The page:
Their advice? Start putting a claim to it. They note that the most successful people in Hip Hop talk about where they are from in their music explicitly. They mention the names of streets, businesses, and landmarks. They shout out their local DJ’s and producers. They speak on hardships that happen there. It creates a collective story about that place. It moves the people. It becomes that spark.
CW: “We are hoping for a diverse crowd. What do you want people who may not come from a similar background to take from your music?”
J: “One thing I live by is that music is universal. No matter what genre it is, no matter what age, or color, people identify with music if it is heartfelt. . . All I can do is tell my story. One thing I know for sure is that I'm not the only person who has had breast cancer. I'm not the only person who has been depressed, had anxiety or any other issues. I think that's relatable. So when they listen to my music I want them to listen in spirit, and not judge me. Try to meet my frequency for a second without expectations.”
CW: “What would you say to somebody who is not likely to come out to this Hip Hop Week MKE event, and maybe if they read this it could change their mind?”
J: “Step outside the box. I feel like we are so content with a certain feeling. For a while, I wouldn't listen to anything past made past ‘05. . . but then I started to listen to some of the new artists, different types of music like I started studying music from the ’80s. I studied Pop. I studied Blues and we all have a story! So I would just encourage people to come out with an open mind and learn something new. Get a new experience.”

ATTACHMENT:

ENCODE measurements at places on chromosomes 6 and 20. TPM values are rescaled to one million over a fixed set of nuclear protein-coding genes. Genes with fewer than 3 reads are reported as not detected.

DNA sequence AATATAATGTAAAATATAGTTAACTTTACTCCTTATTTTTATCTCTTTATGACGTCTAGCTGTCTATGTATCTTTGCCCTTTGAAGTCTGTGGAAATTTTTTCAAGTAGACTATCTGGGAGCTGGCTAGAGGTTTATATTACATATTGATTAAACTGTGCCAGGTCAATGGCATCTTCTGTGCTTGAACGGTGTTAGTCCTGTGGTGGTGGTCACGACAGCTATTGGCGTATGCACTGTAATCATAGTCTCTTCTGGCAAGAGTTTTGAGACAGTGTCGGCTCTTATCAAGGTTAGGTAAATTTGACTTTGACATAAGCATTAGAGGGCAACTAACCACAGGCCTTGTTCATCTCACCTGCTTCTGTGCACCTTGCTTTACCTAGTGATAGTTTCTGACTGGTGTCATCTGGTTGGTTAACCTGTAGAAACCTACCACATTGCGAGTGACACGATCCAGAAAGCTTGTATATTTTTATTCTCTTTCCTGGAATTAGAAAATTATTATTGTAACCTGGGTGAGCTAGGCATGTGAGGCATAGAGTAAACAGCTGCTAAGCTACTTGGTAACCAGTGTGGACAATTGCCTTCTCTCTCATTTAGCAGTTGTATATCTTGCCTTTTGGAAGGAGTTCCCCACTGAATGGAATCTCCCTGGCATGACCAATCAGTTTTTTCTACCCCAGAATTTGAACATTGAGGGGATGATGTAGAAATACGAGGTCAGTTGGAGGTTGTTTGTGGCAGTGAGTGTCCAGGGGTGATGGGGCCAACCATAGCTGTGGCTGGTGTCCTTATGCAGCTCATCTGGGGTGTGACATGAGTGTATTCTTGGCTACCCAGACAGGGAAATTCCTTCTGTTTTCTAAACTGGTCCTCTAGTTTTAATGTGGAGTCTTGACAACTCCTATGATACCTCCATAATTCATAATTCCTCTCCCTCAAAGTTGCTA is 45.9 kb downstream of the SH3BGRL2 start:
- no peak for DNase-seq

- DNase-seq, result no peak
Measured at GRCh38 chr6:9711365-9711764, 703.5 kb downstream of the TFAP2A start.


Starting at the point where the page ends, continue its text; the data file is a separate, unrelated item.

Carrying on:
CW: “So we can talk about all these things but let’s be direct. What is your contribution to putting Milwaukee on the map?”
J: “For me its community work. I have been working in the community for years. I think music is what gravitates people. Like I said earlier, it's universal so that’s how I reach them. But I have just really been challenging artist on every level to just get involved. I know it may sound cliche because I’m not talking about no clean up’s, even though that's cool if you do that. But I'm talking about real life. . . I’m working at city hall every day and I’m an artist. If I work in an alder-person’s office there is no reason why the streets, the artist or whoever should not be able to come to me and say, ‘How can we buy back the blocks? How can we do this?’. I’m the gateway for it. Here is your opportunity. If you want something to change, you gotta change it. I personally just got tired of asking. So it's like let me put myself in a position where I can try to change that.”
CW: “And you sir?”
DJNS: “You always have to represent no matter where you go. . . You will always see me with an MLB (He moves his Milwaukee Brewers Cap up and down with pride) no matter where I’m at. But I think too, a little more important is keeping the newer generation in tune to the art. As long as they are above average we will always be looked at. . .”
If you have not caught on by now, we really need YOU, in order to change the narrative. So this Friday, August 23rd, 2019, join us at 3334 N. Holton st. on the BLT performance stage for Music On The BLT. Jazzaveli and DJ Nu Stylez are not the only artists who will be blessing the stage. Local favorite Shle Berry will be on the mic and so will the popular Pop/ Hip Hop talent Corey Pieper. Representation is at stake, the disenfranchised of perpetual gentrification is of course at risk and the voice of Hip Hop may have the remedy. We may be biased (Andddddddd????) but you know what they say:
“Hip Hop saved my life.”
/Lexi (Editor-in-Chief of CW)